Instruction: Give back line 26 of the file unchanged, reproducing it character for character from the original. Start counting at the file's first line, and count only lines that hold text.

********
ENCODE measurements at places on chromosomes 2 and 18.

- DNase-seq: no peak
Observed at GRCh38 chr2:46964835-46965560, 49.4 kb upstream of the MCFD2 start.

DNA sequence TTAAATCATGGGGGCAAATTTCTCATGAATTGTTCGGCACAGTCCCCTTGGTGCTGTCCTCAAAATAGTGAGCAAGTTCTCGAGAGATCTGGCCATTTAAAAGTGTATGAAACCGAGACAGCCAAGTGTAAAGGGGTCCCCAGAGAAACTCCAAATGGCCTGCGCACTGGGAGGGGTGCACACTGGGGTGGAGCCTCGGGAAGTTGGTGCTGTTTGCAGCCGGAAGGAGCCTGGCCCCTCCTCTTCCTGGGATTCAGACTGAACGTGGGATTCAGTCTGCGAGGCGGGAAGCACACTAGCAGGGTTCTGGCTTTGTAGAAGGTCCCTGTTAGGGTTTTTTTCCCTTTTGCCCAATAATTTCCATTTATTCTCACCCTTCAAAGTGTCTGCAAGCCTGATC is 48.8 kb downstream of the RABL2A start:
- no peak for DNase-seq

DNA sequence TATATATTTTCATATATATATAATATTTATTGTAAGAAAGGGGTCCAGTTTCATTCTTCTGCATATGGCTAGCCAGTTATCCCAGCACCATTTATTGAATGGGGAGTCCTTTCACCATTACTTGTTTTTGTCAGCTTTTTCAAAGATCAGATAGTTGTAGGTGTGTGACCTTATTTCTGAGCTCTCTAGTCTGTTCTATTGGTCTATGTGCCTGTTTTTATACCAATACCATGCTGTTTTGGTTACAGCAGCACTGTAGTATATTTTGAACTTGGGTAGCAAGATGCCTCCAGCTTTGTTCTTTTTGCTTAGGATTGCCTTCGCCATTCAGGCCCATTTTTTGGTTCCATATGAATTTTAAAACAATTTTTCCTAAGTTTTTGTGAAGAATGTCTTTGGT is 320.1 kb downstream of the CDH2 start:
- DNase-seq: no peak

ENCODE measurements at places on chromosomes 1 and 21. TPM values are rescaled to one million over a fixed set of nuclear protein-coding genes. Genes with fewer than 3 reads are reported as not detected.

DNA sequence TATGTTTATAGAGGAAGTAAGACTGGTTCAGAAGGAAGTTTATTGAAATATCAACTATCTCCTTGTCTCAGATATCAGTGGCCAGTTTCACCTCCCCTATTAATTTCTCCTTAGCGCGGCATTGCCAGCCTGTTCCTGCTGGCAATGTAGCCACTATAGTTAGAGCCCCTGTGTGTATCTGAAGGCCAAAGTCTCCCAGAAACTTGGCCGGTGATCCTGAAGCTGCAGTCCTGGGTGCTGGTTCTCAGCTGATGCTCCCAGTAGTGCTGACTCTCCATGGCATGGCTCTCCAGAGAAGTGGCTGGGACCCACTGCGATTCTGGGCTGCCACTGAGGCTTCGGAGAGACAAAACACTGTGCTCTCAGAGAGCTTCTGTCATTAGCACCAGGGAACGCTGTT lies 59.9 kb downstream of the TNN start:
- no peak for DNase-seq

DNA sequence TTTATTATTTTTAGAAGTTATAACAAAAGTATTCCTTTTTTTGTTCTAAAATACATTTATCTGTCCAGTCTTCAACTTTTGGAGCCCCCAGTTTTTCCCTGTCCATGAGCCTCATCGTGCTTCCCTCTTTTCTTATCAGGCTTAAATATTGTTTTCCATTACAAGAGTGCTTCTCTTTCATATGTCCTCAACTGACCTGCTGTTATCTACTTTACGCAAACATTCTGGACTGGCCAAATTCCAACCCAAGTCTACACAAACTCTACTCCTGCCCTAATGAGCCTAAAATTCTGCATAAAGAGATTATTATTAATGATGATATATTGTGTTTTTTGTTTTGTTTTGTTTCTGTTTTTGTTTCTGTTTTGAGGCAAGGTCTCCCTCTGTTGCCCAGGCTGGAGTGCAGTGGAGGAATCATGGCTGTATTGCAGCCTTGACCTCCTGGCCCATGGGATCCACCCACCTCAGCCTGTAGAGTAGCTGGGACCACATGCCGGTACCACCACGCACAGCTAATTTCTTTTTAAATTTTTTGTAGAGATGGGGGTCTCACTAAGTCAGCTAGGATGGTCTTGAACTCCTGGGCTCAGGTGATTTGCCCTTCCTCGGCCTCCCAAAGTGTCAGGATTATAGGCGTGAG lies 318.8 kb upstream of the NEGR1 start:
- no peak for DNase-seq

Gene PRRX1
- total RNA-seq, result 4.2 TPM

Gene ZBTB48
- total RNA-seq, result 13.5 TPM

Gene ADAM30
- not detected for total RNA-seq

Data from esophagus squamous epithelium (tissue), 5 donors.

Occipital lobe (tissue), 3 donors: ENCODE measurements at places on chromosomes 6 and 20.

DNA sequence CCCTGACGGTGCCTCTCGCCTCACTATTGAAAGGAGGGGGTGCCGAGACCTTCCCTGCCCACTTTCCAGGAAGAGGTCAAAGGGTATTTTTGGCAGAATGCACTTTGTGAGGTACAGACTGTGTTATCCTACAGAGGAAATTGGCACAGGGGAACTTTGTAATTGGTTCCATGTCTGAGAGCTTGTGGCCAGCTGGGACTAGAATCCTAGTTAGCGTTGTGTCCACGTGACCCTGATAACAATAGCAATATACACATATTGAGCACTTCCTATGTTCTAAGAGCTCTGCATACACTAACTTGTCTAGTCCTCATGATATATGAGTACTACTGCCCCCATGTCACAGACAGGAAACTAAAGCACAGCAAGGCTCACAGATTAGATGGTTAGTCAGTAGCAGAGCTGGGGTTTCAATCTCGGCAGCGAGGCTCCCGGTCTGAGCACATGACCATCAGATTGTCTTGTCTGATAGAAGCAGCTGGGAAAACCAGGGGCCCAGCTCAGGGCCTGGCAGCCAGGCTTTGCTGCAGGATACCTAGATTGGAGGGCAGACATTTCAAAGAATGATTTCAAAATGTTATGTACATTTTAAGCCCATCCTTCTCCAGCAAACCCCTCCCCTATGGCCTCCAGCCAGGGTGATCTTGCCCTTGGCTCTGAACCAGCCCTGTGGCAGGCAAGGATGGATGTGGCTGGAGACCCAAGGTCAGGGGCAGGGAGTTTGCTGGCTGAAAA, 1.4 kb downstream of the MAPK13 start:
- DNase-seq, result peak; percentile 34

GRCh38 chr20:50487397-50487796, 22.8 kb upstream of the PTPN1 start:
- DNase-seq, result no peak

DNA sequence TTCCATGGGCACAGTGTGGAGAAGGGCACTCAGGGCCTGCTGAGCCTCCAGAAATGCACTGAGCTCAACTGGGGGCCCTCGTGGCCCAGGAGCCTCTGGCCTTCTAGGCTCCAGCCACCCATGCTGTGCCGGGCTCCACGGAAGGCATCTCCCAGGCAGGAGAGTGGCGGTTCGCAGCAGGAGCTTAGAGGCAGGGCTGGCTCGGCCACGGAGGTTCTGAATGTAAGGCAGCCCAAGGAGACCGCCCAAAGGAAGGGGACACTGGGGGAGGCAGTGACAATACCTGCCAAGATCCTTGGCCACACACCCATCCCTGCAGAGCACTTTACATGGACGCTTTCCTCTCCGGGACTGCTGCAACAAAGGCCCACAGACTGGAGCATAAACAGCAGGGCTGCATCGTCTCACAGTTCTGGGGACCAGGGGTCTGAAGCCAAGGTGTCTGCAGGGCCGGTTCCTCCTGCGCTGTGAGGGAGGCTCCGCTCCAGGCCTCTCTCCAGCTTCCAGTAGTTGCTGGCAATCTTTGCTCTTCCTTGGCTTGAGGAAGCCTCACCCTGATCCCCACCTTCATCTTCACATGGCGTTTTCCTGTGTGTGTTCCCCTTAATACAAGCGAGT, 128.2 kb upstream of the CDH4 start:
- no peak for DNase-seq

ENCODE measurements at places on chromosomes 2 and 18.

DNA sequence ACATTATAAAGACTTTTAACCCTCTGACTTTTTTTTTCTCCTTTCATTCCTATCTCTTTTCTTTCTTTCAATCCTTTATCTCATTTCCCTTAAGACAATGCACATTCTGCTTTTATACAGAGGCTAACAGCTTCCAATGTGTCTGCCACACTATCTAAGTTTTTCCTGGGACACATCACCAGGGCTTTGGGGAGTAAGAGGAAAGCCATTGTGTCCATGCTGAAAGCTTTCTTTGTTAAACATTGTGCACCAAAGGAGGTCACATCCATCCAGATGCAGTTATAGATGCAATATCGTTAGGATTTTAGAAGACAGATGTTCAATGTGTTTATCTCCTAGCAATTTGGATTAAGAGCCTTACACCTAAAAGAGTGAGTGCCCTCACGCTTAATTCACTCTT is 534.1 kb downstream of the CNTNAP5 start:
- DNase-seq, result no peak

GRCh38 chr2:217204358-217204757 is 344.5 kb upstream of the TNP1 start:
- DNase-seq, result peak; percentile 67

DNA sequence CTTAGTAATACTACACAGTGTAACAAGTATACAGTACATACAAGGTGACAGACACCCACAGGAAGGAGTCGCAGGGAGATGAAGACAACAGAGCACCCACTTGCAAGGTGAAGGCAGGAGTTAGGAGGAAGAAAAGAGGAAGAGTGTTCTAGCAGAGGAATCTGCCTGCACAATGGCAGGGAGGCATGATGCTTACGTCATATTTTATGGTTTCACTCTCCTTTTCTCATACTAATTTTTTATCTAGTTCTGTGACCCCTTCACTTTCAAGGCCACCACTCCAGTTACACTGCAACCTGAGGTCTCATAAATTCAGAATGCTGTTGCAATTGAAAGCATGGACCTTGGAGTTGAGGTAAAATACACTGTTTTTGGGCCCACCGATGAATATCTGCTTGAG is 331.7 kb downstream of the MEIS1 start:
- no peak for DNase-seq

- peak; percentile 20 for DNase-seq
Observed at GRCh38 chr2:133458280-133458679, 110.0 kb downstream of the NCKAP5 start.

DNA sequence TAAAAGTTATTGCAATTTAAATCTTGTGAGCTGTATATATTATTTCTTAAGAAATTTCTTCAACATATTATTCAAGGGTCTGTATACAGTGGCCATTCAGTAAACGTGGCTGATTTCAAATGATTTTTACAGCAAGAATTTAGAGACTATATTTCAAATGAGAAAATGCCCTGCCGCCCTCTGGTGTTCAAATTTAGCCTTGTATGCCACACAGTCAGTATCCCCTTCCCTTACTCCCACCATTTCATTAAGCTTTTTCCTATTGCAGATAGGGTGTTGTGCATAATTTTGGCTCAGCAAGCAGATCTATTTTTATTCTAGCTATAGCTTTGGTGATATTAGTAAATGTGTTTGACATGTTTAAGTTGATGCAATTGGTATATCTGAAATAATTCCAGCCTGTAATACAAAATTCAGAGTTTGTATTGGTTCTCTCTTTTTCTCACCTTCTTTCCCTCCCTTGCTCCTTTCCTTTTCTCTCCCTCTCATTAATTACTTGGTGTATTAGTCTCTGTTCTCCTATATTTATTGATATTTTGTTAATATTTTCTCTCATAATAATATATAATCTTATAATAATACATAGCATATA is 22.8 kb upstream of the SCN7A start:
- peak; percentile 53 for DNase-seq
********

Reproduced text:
- no peak for DNase-seq